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riddles >> putnam exam (pure math) >> Interesting inequality
(Message started by: wonderful on Jun 30th, 2008, 8:18pm)

Title: Interesting inequality
Post by wonderful on Jun 30th, 2008, 8:18pm
http://www.imagehosting.com/out.php/i1816364_TTinequality.gif (http://www.imagehosting.com)

Can you generalize the result?

Have A Great Day!

Title: Re: Interesting inequality
Post by towr on Jul 1st, 2008, 12:54am
Shouldn't the second term have z2+2xz in the numerator ?

Title: Re: Interesting inequality
Post by ThudanBlunder on Jul 1st, 2008, 5:54am

on 07/01/08 at 00:54:08, towr wrote:
Shouldn't the second term have z2+2xz in the numerator ?

Undoubtedly. If so, I get f(x,y,z) > 3, but what do I know?

Title: Re: Interesting inequality
Post by pex on Jul 1st, 2008, 6:55am

on 07/01/08 at 05:54:18, ThudanBlunder wrote:
Undoubtedly. If so, I get f(x,y,z) > 3, but what do I know?

???

If we write f(x, y, z) = (y2 + 2yz) / (y - z)2 + (z2 + 2xz) / (x - z)2 + (x2 + 2xy) / (x - y)2,
then isn't lim(m -> infinity) f(1, m, m2) = 1?

Title: Re: Interesting inequality
Post by towr on Jul 1st, 2008, 7:07am

on 07/01/08 at 06:55:05, pex wrote:
isn't lim(m -> infinity) f(1, m, m2) = 1?
That's what I was gonna say (well almost).

Maybe we're supposed to assume x,y,z are integers?

Title: Re: Interesting inequality
Post by pex on Jul 1st, 2008, 7:09am

on 07/01/08 at 07:07:43, towr wrote:
Maybe we're supposed to assume x,y,z are integers?

Wouldn't the same counterexample still work?

Edit: I realize you probably derived the counterexample the same way I did, using (1/m, 1, m). However, f is homogeneous of degree zero...

Title: Re: Interesting inequality
Post by towr on Jul 1st, 2008, 7:19am

on 07/01/08 at 07:09:09, pex wrote:
Wouldn't the same counterexample still work?
Err, ahum, yes..


Quote:
Edit: I realize you probably derived the counterexample the same way I did, using (1/m, 1, m). However, f is homogeneous of degree zero...
Actually, I used f(1/m2, 1/m, 1)
Or rather, I picked two of them to be practically 0 (but of a different order)

Title: Re: Interesting inequality
Post by ThudanBlunder on Jul 1st, 2008, 9:41am
Can't we also say as n -> 0, m -> infinity then f(n, m, m2) -> 0?
And as m -> infinity, f(m, m+1, z) -> infinity.
Hence the expression can take all positive values.

http://www.imagehosting.com/out.php/i1815529_TTinequality.gif (http://www.imagehosting.com)

Title: Re: Interesting inequality
Post by wonderful on Jul 1st, 2008, 1:27pm
Thanks so much guys for pointing out some typos in the original question. I have revised accordingly. FYI, here is the revised one:

http://www.imagehosting.com/out.php/i1816364_TTinequality.gif (http://www.imagehosting.com)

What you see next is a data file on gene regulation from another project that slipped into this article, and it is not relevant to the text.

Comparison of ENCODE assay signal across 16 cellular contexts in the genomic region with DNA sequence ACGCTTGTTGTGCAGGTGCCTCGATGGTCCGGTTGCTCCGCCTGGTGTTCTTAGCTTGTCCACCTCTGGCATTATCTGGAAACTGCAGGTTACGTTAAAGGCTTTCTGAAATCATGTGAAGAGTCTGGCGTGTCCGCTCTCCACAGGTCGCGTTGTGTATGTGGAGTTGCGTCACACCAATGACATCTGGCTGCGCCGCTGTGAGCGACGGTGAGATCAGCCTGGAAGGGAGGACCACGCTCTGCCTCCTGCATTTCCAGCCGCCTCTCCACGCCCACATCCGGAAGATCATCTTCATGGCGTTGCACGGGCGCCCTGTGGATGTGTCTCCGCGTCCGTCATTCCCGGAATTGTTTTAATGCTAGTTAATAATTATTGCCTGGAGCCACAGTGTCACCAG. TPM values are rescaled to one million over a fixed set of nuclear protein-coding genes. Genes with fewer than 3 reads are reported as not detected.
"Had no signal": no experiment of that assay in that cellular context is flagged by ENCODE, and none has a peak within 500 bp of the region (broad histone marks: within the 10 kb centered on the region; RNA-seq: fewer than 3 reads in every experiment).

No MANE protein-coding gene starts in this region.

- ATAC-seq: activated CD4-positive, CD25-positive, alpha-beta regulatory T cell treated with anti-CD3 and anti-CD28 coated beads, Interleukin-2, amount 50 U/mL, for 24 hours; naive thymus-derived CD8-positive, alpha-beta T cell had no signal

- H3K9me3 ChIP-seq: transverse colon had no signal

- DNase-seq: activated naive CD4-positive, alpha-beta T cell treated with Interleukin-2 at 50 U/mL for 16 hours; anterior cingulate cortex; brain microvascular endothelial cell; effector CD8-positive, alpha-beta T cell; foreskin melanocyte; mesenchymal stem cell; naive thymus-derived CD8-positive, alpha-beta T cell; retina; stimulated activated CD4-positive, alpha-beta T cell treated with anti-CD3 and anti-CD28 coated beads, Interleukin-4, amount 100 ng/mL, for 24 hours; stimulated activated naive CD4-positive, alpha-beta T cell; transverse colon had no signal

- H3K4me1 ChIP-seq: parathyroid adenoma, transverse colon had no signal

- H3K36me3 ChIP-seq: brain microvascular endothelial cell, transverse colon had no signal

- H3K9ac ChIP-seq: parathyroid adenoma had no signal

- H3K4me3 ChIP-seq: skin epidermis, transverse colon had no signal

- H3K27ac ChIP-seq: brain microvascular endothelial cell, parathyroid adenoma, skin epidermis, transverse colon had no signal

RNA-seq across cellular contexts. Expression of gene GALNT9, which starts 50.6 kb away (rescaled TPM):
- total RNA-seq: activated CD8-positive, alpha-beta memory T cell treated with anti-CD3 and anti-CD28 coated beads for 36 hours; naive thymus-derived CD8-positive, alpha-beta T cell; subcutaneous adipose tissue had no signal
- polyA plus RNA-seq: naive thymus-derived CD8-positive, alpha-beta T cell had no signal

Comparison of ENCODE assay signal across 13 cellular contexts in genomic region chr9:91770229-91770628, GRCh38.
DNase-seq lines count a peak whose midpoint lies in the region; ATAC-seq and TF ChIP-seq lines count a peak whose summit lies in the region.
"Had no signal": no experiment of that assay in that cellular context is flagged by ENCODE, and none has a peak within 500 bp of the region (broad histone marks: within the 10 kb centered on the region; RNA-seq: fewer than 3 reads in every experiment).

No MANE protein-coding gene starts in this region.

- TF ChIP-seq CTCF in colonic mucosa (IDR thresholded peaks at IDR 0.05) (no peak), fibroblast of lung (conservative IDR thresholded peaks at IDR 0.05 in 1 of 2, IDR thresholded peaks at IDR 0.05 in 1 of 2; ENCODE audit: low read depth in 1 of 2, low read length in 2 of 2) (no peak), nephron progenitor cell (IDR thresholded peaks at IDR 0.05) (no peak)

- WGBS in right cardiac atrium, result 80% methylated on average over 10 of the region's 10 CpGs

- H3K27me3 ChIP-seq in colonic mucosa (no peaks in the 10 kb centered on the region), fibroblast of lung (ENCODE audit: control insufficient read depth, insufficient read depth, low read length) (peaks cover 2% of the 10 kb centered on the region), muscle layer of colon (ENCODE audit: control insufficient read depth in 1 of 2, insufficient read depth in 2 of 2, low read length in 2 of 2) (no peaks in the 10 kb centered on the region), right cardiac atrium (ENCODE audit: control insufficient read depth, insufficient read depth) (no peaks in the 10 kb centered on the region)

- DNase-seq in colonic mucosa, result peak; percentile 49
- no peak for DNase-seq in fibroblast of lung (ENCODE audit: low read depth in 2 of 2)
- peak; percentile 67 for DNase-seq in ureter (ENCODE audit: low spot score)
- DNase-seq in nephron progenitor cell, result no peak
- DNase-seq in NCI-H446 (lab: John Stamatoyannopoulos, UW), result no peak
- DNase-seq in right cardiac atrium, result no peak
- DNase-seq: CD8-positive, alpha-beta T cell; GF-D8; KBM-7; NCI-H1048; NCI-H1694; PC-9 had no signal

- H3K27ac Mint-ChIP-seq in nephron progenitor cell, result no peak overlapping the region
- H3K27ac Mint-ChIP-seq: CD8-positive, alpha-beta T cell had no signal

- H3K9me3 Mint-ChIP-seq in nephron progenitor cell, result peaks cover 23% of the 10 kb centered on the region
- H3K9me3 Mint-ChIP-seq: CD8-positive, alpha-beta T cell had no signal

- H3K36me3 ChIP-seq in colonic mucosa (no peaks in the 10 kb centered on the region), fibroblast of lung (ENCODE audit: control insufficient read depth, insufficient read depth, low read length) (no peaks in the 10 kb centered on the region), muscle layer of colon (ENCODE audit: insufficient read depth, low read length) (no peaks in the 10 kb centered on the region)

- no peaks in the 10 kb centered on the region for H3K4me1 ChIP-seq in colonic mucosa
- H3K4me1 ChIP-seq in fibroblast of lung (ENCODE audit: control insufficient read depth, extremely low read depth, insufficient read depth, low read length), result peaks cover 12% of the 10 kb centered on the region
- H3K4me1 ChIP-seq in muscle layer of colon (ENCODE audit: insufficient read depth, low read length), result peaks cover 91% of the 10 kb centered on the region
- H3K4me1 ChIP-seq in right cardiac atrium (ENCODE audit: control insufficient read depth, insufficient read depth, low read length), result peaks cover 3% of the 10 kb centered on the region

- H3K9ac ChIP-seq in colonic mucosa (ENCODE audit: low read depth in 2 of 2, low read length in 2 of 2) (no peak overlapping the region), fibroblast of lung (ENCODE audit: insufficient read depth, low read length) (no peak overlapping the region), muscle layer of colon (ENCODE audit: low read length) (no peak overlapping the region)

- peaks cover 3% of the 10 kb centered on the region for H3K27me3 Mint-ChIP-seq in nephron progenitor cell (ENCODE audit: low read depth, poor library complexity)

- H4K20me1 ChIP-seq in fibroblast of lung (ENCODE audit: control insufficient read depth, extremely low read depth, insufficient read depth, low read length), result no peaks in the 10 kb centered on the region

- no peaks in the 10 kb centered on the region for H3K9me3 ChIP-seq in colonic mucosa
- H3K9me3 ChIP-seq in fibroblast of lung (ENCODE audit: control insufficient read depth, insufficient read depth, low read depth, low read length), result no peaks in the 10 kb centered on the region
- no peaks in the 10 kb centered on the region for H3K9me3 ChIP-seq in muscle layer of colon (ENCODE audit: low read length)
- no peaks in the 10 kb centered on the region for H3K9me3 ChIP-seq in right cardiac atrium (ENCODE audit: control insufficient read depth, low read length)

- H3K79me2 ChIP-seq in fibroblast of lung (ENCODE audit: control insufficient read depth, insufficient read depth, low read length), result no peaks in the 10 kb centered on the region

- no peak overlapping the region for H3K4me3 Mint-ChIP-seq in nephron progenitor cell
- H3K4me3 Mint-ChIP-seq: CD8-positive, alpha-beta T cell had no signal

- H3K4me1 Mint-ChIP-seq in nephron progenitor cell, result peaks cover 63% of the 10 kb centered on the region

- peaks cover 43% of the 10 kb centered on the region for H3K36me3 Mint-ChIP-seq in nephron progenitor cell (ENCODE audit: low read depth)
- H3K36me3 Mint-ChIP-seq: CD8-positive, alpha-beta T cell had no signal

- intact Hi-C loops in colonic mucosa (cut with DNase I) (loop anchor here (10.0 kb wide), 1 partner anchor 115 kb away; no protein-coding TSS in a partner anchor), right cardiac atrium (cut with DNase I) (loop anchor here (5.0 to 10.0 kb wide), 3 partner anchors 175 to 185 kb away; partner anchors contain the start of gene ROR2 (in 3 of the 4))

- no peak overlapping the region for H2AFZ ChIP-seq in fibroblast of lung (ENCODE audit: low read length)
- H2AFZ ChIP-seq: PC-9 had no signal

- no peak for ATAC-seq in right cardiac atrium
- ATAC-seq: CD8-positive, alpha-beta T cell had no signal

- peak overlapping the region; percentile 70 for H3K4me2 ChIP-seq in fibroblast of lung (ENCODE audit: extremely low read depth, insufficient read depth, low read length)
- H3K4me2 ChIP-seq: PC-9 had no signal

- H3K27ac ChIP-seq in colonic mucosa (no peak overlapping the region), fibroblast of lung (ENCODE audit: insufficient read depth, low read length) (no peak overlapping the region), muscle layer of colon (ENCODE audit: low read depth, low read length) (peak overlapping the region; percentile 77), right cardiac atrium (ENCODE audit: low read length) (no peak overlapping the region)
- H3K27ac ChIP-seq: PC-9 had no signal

Have A Great Day!

Title: Re: Interesting inequality
Post by wonderful on Jul 1st, 2008, 8:28pm
Here is a more general version:

http://www.imagehosting.com/out.php/i1816781_TTinequality.gif (http://www.imagehosting.com)

Have A Great Day!

Title: Re: Interesting inequality
Post by pex on Jul 3rd, 2008, 2:32pm
[hideb]By symmetry, we lose no generality in assuming 0 < x < y < z. Additionally, by homogeneity, we may set z = 1.

What remains is a function of two variables x and y. I haven't explicitly checked it, but it looks like the function is everywhere increasing in x, so that the function approaches its infimum as x -> 0. By continuity, we may set x = 0 for the moment to solve for y.

The remaining function of one variable can be differentiated. After simplifying, we need to find the roots of a seventh-degree polynomial. Three of them are easy to locate (one is -1 and the others are the complex roots of x2 - x + 1); we are left with a fourth-degree polynomial.

The roots of this polynomial can be found algebraically. The only one that lies between 0 and 1 is
y = 3/4 + sqrt(5)/4 - sqrt(6*sqrt(5) - 2)/4.

We calculate f(0, 3/4 + sqrt(5)/4 - sqrt(6*sqrt(5) - 2)/4, 1) = 5/2 + 5*sqrt(5)/2.[/hideb]

Thus, the greatest lower bound is k = [hide]5/2 + 5*sqrt(5)/2[/hide], attained when [hide]x -> 0, y = 3/4 + sqrt(5)/4 - sqrt(6*sqrt(5) - 2)/4, and z = 1[/hide]. We observe that k is approximately equal to [hide]8.0902[/hide] > 4.

Title: Re: Interesting inequality
Post by wonderful on Jul 3rd, 2008, 5:09pm
Well-done Pex! You arrive at the correct conclusion. Can you find a simpler solution? More particularly, can you find a way to come up with a simpler maximization programming?

Have A Great Day!

Title: Re: Interesting inequality
Post by wonderful on Jul 4th, 2008, 2:26pm
Hi Pex,

I looked at your solution and really like some the maximization techniques you used in the proof. Thanks for sharing.

Have A Great Day!

P.S. There are other solutions. If anyone find out, please feel free to post here.



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